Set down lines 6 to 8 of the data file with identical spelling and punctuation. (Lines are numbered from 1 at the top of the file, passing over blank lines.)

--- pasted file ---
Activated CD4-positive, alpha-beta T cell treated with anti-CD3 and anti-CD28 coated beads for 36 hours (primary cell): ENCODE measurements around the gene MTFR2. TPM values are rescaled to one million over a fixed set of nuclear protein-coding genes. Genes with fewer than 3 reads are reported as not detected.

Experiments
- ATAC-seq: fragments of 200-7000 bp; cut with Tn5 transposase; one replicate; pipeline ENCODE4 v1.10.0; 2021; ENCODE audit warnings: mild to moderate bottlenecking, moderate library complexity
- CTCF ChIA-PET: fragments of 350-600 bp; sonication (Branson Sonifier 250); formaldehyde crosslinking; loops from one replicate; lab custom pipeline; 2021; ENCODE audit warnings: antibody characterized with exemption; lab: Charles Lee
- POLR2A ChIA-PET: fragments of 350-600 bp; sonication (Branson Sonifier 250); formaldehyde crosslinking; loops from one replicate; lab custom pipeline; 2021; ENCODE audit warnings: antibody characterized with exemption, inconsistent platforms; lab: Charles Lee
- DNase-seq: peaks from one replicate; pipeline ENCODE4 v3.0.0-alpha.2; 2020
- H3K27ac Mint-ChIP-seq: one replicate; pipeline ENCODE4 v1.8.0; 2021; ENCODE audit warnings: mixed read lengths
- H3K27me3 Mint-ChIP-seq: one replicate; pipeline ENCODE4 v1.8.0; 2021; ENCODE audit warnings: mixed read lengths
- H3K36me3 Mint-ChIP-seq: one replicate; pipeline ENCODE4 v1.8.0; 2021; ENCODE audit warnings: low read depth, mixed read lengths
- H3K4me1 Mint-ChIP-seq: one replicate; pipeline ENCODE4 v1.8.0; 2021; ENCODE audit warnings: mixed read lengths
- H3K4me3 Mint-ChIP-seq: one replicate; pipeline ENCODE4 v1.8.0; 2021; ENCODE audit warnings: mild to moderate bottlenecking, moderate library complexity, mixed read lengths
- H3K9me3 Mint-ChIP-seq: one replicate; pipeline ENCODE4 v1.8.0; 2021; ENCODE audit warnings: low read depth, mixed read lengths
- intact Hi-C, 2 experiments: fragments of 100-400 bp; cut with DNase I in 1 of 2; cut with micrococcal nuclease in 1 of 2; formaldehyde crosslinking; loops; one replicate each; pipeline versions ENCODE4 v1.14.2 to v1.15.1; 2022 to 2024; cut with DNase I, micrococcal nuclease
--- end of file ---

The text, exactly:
- DNase-seq: peaks from one replicate; pipeline ENCODE4 v3.0.0-alpha.2; 2020
- H3K27ac Mint-ChIP-seq: one replicate; pipeline ENCODE4 v1.8.0; 2021; ENCODE audit warnings: mixed read lengths
- H3K27me3 Mint-ChIP-seq: one replicate; pipeline ENCODE4 v1.8.0; 2021; ENCODE audit warnings: mixed read lengths